The Controversy Over Vinpocetine and Picamilon – What You Need To Know
Perhaps you have recently read or heard that Claire McCaskill, senior United States Senator from Missouri and the ranking member of the US Senate Special Committee on Aging, has called for the FDA to suspend sales of supplements containing the cognitive enhancers vinpocetine and picamilon, pending an investigation. If you’re wondering what this is all about, read on.
Understanding Senator McCaskill’s Position
According to Nutraingredients-USA.com1, the heart of Senator McCaskill’s case hinges upon the fact that DSHEA explicitly prohibits the use of synthesized nutraceutical ingredients in dietary supplements. Despite the fact that the FDA granted vinpocetine status as a new dietary ingredient (NDI) back in the late 1990s, current studies suggest that the manufacturing process for vinpocetine is just as synthetic as the processed used for creating picamilon, which has never been granted NDI status by the FDA.
Along with the research dedicated to the synthesis of vinpocetine and picamilon, Senator MacCaskil has also directed FDA and consumer attention towards a study published by researchers from the National Center for Natural Products Research at the University of Mississippi and Cambridge Health Alliance / Harvard Medical School, which claims that for the 23 vinpocetine-containing supplements and the 31 picamilon-containing supplements that they tested, the amount of each ingredient within the supplements varied significantly – from no traces of the tested ingredient to levels that are ordinarily reserved for prescription medications only. Additionally, there were multiple instances where the total amounts of vinpocetine or picamilon present were not accurately reflected by a product’s label.
Currently, the only FDA involvement in the issue has come in the form of five warning letters, which were sent out to the manufacturers of dietary supplement products containing picamilon. No federal action has been taken against picamilon at this time.
Some studies suggest that vinpocetine supports cognitive function due to the fact that it enhances cerebral blood flow2,3. Natural Medicines Comprehensive Database discusses its possible safety when used orally and appropriately, stating that “No significant adverse effects were reported in studies of people with Alzheimer’s disease or organic brain syndrome treated with large doses of vinpocetine (60 mg per day) for one year.”4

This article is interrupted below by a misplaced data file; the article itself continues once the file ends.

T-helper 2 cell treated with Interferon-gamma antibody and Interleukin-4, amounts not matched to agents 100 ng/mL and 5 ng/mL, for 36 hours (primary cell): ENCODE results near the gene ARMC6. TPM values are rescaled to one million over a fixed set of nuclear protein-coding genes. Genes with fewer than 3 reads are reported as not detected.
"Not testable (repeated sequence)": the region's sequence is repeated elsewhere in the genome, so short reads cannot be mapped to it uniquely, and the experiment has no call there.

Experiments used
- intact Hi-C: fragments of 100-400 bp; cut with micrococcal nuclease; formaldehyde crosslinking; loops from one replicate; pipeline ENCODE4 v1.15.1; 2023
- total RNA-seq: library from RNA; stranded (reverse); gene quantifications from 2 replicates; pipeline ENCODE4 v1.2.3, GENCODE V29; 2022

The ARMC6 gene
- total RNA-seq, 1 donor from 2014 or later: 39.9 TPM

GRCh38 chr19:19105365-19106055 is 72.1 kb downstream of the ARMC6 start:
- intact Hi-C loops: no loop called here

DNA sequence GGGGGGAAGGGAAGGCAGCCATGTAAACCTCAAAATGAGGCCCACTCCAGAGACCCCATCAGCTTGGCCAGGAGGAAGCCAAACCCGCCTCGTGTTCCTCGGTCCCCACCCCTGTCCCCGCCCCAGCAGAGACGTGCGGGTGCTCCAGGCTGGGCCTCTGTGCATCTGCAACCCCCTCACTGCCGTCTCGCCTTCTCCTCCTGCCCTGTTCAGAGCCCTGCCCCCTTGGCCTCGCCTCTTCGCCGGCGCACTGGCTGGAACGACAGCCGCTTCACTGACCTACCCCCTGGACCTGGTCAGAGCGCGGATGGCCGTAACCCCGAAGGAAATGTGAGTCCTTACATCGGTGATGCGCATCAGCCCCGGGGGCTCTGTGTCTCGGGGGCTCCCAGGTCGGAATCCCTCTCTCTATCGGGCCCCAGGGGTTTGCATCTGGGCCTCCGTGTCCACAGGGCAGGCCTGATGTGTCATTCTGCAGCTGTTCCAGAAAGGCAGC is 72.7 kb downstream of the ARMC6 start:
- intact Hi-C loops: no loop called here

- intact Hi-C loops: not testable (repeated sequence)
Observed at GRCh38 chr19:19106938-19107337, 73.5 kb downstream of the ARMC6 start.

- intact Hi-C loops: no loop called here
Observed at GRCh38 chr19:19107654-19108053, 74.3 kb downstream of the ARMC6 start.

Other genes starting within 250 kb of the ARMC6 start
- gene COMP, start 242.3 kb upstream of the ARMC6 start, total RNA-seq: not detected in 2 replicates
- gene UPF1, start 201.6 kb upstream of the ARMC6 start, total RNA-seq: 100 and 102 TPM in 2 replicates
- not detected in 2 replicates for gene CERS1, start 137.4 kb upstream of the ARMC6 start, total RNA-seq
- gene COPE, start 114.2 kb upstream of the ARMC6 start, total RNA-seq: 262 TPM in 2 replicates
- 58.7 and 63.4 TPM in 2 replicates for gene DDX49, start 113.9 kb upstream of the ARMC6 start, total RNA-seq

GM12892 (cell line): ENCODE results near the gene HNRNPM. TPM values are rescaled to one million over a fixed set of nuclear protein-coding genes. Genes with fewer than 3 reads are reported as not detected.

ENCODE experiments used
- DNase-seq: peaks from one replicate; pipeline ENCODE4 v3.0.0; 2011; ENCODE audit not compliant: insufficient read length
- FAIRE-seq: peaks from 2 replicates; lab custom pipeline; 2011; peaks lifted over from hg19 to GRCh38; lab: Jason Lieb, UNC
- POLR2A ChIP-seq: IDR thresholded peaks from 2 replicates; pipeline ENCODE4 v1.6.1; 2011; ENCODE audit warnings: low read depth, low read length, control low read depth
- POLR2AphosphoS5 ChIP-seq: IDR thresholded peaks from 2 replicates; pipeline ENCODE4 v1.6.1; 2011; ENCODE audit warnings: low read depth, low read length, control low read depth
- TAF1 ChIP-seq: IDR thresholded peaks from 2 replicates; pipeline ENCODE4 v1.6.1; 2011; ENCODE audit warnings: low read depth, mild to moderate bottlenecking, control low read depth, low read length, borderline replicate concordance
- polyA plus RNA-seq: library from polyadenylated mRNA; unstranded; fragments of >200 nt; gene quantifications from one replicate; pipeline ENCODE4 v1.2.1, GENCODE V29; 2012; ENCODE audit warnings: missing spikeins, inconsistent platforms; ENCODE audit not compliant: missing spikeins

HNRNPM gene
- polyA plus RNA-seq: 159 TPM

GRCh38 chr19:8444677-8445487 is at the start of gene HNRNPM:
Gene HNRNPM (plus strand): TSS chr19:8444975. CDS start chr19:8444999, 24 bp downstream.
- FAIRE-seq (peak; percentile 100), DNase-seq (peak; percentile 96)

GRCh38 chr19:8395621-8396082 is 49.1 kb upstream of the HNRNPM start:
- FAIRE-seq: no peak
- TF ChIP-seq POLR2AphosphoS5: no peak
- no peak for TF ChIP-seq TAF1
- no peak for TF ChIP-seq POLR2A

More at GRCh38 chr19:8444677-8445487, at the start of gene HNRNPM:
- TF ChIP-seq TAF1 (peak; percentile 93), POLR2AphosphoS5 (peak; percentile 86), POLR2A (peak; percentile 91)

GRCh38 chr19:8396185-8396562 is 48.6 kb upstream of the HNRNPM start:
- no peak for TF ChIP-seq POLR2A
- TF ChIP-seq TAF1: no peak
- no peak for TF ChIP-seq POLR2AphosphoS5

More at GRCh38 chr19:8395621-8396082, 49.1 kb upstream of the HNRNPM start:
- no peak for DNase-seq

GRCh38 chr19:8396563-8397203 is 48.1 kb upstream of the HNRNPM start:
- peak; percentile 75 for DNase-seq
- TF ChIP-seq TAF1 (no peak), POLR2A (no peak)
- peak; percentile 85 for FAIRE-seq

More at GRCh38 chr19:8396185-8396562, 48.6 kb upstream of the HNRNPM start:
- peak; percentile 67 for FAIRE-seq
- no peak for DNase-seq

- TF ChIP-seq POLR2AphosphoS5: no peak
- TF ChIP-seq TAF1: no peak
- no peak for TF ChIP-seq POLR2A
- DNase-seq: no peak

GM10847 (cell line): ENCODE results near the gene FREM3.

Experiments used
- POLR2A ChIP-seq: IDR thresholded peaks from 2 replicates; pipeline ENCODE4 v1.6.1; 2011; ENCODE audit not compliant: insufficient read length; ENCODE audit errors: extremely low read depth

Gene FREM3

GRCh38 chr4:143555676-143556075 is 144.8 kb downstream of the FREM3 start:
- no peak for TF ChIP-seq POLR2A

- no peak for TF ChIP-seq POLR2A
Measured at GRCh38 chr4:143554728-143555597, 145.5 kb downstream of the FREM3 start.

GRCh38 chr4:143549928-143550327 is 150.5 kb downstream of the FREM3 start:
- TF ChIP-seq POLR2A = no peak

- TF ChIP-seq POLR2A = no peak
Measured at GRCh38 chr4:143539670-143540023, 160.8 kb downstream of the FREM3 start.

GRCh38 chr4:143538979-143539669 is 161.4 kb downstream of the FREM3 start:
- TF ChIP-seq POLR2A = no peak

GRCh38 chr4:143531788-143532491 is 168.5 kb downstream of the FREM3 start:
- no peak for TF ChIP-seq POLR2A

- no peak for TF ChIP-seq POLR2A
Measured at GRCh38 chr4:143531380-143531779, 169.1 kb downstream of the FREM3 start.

Picamilon, a synthetic combination of niacin and GABA, is said to cross the blood-brain barrier5 where it is then broken down into is two component nutraceuticals. Data is sparse regarding its safety, and in September of this year the FDA ruled that picamilon does not fit any of the dietary ingredient categories in DSHEA, which resulted in the removal of this nutraceutical from various supplements manufactured in the US6.
Other Nutraceutical Options Are Available
In the event Senator McCaskill is successful in her bid to remove dietary supplement products containing vinpocetine and picamilon from store shelves, there are many nutraceutical alternatives available to brand owners with products containing either vinpocetine or picamilon.
One option that may stimulate blood flow in the same ways that certain studies have suggested vinpocetine can is Ginkgo Biloba extract — the granddaddy of all cerebral support nutraceuticals. Research has suggested that certain varieties of Ginkgo Biloba Leaf extract may improve circulation. Various scientific and medical journals have reviewed dozens and dozens of studies which suggest Ginkgo’s effectiveness for improving memory and other cognitive functions7,8,9. Most of these studies used 120 to 240 mg of Ginkgo biloba extract daily10.
Those seeking an alternative to picamilon may want to consider one of its component nutraceuticals, GABA (Gamma-Aminobutyric Acid). Research suggests that supplementation with 100 mg GABA within 1 hour of its administration induced relaxation and diminished anxiety11. Other studies have shown similar results12. Such a mental state is conducive to being able to function more effectively from a cognitive standpoint.
- Cerebral effects of a single dose of intravenous vinpocetine in chronic stroke patients: a PET study. J Neuroimaging 1998;8:197-204.
- The effect of a cerebral vasodilator, vinpocetine, on cerebral vascular resistance evaluated by the Doppler ultrasonic technique in patients with cerebrovascular diseases. Angiology 1995;46:53-8.
- Picamilon pharmacokinetics in animals. Farmakologiia i toksikologiia. 1991;54(2):66-9. [In Russian]
- Ginkgo biloba leaf extract: review of biological actions and clinical applications. Antioxidants & redox signaling 1999; 1(4):469-80.
- A review of herbal medicines for psychiatric disorders. Psychiatric services 2000; 51(9):1130-4.
- Clinical improvement of memory and other cognitive functions by Ginkgo biloba: review of relevant literature. Advances in therapy 1998; 15(1):54-65.
- The efficacy of Ginkgo biloba on cognitive function in Alzheimer disease. Archives of neurology 1998; 55(11):1409-15.
- Relaxation and immunity enhancement effects of gamma-aminobutyric acid (GABA) administration in humans. Biofactors. 2006;26(3):201-8.
- Oral intake of γ-aminobutyric acid affects mood and activities of central nervous system during stressed condition induced by mental tasks. Amino Acids. 2012 Sep;43(3):1331-7.
- Psychological stress-reducing effect of chocolate enriched with gamma-aminobutyric acid (GABA) in humans: assessment of stress using heart rate variability and salivary chromogranin A. Int J Food Sci Nutr. 2009;60 Suppl 5:106-13.